Queen Elizabeth Park’s Lake of Remembrance is being choked by weeds. PHOTOS/MARY ARGUE
Masterton’s Lake of Remembrance has unforgettable smell
Smelly lake leaves a lot to be desired
The Lake of Remembrance was once a summer playground for swimmers and boaters, but now residents fear it will be remembered as an unpleasant smelling rubbish dump.
Paddleboat rental company owner Peter Douglas has spent the past seven years tending to visitors who make a beeline for the lake in Queen Elizabeth Park.
Lately however, he had become increasingly concerned about the deteriorated state of the lake.
Douglas said the lake had become choked with weed and litter, and the lack of council maintenance was to blame.
“This is the worst I have ever seen it. It stinks,” he said, holding up a rake-full of weed on Wednesday.
“Is that not a health hazard, or what?”
Douglas said he was spending two hours every morning clearing the weed from the launch ramp, and that afternoon had dedicated an hour to untangling weed from the pedal of a boat.
He said the weed would decay and sink, and estimated half a metre of the decomposed matter was lying on the bottom.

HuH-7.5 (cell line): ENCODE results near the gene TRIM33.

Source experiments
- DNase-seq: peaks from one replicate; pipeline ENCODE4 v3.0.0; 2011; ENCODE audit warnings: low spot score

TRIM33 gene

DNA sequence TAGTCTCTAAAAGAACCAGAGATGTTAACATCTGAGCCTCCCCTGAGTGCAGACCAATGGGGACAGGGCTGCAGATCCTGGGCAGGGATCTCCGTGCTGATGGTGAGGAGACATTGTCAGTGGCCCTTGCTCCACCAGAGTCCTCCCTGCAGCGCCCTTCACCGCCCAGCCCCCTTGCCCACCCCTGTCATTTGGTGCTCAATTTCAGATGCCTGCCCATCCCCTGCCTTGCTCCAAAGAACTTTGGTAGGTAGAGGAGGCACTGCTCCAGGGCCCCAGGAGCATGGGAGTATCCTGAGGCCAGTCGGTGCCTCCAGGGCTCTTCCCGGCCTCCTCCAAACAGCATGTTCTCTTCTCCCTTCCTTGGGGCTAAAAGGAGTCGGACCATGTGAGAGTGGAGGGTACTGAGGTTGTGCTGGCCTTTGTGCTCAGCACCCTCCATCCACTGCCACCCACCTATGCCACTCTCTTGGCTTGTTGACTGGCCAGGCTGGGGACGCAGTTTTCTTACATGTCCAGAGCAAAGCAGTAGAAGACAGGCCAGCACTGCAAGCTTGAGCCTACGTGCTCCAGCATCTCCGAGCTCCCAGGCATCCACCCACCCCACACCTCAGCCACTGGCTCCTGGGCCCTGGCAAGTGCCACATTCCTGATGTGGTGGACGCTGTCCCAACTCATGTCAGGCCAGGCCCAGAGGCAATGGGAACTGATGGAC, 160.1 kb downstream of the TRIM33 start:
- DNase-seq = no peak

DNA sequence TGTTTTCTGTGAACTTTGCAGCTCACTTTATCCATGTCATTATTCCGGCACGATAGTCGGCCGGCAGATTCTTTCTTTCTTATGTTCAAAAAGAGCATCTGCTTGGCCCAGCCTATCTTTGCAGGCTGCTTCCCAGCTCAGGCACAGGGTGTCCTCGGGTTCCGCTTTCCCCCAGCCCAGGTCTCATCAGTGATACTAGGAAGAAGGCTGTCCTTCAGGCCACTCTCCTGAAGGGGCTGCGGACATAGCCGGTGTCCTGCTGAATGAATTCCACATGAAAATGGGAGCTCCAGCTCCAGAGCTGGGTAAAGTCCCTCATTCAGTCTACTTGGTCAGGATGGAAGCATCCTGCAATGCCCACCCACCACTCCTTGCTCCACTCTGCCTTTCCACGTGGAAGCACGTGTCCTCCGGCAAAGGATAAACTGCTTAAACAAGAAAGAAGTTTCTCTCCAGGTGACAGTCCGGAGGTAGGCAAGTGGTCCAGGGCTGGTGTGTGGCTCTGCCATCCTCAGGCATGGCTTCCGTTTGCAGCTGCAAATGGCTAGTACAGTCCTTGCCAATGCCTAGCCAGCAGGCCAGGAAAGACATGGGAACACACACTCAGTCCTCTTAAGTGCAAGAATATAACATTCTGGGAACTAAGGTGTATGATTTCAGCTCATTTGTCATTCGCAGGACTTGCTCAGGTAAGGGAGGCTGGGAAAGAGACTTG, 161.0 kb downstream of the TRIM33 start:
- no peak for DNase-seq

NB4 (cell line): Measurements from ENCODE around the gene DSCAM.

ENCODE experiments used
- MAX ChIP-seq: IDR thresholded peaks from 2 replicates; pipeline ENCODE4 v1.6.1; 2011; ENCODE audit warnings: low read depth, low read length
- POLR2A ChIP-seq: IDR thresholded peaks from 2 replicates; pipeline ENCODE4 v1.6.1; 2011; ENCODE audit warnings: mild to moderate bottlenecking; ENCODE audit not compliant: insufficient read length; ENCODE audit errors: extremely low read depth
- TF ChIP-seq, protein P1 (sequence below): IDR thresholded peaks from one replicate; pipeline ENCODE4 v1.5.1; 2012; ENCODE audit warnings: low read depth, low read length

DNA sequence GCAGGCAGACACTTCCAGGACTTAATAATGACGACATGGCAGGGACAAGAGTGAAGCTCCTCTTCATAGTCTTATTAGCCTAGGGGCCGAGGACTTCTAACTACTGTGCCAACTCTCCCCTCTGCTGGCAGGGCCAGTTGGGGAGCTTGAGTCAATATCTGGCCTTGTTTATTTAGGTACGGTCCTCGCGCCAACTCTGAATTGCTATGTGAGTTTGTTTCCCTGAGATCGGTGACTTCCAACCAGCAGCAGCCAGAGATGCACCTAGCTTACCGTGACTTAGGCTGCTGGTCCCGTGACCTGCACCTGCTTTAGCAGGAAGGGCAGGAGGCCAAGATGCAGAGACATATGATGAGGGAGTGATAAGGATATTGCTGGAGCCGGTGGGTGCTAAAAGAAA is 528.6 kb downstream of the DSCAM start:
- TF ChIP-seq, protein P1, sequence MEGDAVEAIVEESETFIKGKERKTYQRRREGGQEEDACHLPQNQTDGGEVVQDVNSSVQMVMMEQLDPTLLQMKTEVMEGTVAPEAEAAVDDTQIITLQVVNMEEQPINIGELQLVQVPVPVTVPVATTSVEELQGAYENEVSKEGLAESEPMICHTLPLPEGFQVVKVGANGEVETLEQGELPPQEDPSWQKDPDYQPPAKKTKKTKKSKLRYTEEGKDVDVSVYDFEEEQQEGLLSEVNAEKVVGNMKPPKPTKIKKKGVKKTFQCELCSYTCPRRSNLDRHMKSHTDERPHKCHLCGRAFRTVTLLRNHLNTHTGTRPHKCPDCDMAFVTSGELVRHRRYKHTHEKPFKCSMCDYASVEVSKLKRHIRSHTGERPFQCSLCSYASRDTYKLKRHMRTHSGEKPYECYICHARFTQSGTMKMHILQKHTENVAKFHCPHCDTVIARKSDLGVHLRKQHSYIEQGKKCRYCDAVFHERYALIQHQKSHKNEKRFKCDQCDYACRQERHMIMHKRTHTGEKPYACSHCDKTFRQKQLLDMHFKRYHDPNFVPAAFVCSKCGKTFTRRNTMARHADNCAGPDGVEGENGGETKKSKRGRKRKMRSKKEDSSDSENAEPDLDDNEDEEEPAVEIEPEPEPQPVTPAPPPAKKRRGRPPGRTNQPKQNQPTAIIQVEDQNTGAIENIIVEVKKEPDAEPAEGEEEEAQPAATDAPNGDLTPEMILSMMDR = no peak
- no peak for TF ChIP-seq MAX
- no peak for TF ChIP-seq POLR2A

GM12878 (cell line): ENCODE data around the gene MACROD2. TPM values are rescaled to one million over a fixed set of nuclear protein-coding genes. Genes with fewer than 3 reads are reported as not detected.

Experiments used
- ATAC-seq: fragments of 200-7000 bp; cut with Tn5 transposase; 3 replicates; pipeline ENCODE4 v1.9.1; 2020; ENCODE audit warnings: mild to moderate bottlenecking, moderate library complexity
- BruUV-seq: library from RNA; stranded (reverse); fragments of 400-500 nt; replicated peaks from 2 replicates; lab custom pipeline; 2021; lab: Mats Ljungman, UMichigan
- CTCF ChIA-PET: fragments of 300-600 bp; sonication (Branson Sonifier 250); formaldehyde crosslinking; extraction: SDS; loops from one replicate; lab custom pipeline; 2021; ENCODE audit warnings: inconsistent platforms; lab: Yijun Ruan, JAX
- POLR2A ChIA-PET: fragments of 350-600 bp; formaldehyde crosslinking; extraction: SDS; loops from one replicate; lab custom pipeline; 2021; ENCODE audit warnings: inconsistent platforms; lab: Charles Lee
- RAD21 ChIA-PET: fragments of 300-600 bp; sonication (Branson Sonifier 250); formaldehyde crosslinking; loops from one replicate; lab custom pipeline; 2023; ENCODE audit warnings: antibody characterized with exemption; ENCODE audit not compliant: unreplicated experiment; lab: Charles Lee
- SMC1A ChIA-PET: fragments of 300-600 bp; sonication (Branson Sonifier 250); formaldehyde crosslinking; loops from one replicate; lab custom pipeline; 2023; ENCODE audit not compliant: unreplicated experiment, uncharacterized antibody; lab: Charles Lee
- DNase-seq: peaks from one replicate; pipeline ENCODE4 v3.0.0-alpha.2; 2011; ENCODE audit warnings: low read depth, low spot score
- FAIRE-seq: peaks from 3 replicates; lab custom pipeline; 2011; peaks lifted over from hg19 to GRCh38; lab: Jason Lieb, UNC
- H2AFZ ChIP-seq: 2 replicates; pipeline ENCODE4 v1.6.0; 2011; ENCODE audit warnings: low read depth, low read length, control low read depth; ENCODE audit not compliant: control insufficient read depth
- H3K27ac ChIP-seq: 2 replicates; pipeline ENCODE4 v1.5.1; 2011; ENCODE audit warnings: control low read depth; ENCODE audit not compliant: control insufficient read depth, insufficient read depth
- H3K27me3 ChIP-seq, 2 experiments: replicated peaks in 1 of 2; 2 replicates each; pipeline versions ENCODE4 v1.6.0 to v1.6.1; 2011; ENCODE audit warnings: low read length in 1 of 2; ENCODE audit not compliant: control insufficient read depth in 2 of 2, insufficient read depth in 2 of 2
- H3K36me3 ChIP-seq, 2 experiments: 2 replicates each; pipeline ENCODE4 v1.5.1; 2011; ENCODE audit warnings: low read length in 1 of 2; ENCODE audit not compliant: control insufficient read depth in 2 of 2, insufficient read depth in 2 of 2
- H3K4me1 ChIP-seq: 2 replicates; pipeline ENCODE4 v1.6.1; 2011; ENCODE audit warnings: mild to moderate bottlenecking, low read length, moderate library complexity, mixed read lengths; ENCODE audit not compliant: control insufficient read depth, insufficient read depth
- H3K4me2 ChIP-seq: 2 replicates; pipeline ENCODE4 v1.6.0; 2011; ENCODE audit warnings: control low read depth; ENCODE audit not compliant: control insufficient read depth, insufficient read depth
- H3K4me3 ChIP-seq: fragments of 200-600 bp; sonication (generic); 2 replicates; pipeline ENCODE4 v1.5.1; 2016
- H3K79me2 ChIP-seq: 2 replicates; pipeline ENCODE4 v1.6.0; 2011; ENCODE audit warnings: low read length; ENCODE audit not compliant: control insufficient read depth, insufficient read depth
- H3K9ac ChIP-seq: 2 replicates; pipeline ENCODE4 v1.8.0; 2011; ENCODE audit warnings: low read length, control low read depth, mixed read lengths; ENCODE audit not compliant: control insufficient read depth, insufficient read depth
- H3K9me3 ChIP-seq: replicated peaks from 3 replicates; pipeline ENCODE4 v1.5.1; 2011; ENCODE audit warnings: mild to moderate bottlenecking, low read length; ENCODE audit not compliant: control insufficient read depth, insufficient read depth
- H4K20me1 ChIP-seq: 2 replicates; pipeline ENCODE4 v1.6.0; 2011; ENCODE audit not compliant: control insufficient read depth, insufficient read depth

Douglas said a meeting with Masterton District Council [MDC] last month about the problem did not amount to much.
“The last time they cleaned it out [Lake of Remembrance] was 21 years ago.
“I just want to know what they’re going to do about it,” Douglas said.
Friends of Queen Elizabeth Park treasurer Graham Dick said the low water level was contributing to Douglas’ operating problems.
“The water level has become very small indeed, perhaps 300-400ml. Add in the growing weed problem, and it just gets worse,” he said.
Dick said the water level dropped last week to an unusable point for the boats.
“It took council four days to work out the pump wasn’t working.”
He said the lake, built in 1908, used to be gravity-fed by the Waipoua River and was cleaned annually by the council.
Dick said installing a drain on Chapel St, the fallible pump, and significant leaking all contributed to the low water level.
“It’s becoming really problematic.”
Dick, who attended the meeting with councillors, said it was an opening discussion for ideas, “but so far no one has had any.”
“If anyone has ideas on what to do with the future of the lake, they’re welcome to express them.
“Friends of the Park believe we need a solution.
“The public needs to hear about the issue. It’s going to get worse before it gets better and we need to do something now,” Dick said.
MDC manager of community facilities and activities at Corin Haines said the lake weed was part of the biodiversity of the lake and the water diverted from the Waipoua River was under consent from Greater Wellington Regional Council.
He said last week’s pump breakdown was the fault of an alarm failure and was being investigated.
Haines said the council was developing a plan for “how we manage the lake under consent rules with the changing climate”.
He said such a plan would normally take 12-24 months and include public consultation.